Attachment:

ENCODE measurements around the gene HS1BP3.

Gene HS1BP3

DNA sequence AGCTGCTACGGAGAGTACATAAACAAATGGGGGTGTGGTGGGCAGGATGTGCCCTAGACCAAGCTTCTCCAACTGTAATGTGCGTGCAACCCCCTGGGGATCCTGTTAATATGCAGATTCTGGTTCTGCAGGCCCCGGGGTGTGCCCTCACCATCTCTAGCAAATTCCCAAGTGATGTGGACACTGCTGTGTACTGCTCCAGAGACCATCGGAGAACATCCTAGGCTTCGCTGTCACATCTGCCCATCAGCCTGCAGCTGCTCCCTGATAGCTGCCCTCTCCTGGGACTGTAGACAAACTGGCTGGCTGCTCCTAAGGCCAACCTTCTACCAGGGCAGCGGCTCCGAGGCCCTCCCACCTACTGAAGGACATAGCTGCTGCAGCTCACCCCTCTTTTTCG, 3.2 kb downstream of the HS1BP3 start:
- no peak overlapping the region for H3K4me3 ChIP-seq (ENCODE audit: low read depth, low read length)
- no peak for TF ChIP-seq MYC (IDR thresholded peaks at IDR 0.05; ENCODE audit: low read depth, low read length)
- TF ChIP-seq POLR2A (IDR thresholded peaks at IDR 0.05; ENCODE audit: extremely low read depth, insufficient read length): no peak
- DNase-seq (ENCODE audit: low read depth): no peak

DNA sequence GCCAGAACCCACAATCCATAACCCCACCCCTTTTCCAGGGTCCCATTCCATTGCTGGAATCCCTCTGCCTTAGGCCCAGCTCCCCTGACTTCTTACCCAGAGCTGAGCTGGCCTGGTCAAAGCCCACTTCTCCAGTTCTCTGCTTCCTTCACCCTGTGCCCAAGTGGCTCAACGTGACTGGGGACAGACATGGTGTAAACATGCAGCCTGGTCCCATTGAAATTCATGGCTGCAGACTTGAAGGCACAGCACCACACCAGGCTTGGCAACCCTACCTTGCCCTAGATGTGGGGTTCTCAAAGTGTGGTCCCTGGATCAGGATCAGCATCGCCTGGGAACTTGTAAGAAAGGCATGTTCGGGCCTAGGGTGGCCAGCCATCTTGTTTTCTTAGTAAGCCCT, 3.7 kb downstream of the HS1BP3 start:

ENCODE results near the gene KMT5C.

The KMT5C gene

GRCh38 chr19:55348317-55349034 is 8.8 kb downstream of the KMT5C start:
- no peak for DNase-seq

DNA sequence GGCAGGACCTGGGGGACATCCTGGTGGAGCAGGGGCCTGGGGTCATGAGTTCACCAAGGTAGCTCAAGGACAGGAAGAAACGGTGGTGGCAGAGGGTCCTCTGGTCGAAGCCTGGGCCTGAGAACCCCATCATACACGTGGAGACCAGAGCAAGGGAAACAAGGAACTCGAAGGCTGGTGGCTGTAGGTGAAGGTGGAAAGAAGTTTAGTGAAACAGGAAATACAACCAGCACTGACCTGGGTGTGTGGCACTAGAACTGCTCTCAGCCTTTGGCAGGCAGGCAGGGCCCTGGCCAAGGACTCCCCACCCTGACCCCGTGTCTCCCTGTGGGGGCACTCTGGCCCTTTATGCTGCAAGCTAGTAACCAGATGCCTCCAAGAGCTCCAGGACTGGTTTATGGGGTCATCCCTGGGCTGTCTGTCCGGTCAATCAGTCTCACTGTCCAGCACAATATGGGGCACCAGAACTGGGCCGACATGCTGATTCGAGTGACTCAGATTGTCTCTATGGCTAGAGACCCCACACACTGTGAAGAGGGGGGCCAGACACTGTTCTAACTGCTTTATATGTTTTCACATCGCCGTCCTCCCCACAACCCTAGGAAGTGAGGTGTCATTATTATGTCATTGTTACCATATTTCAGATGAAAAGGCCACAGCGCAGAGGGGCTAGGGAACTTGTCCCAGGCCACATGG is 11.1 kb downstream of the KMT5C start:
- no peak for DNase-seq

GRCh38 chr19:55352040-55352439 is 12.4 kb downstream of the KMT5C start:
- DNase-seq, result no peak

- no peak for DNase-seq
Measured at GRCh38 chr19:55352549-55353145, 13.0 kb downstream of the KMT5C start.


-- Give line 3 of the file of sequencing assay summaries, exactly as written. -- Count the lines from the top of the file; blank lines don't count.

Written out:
DNA sequence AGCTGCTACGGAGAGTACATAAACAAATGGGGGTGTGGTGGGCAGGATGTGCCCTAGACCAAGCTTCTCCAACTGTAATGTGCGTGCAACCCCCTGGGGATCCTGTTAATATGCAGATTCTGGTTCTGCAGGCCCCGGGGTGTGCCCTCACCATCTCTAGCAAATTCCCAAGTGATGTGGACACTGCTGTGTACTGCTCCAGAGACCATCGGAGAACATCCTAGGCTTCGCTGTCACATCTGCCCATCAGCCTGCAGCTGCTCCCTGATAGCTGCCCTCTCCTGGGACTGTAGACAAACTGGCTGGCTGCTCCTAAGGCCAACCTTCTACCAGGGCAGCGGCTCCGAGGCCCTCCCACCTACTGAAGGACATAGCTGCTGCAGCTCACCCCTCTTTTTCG, 3.2 kb downstream of the HS1BP3 start: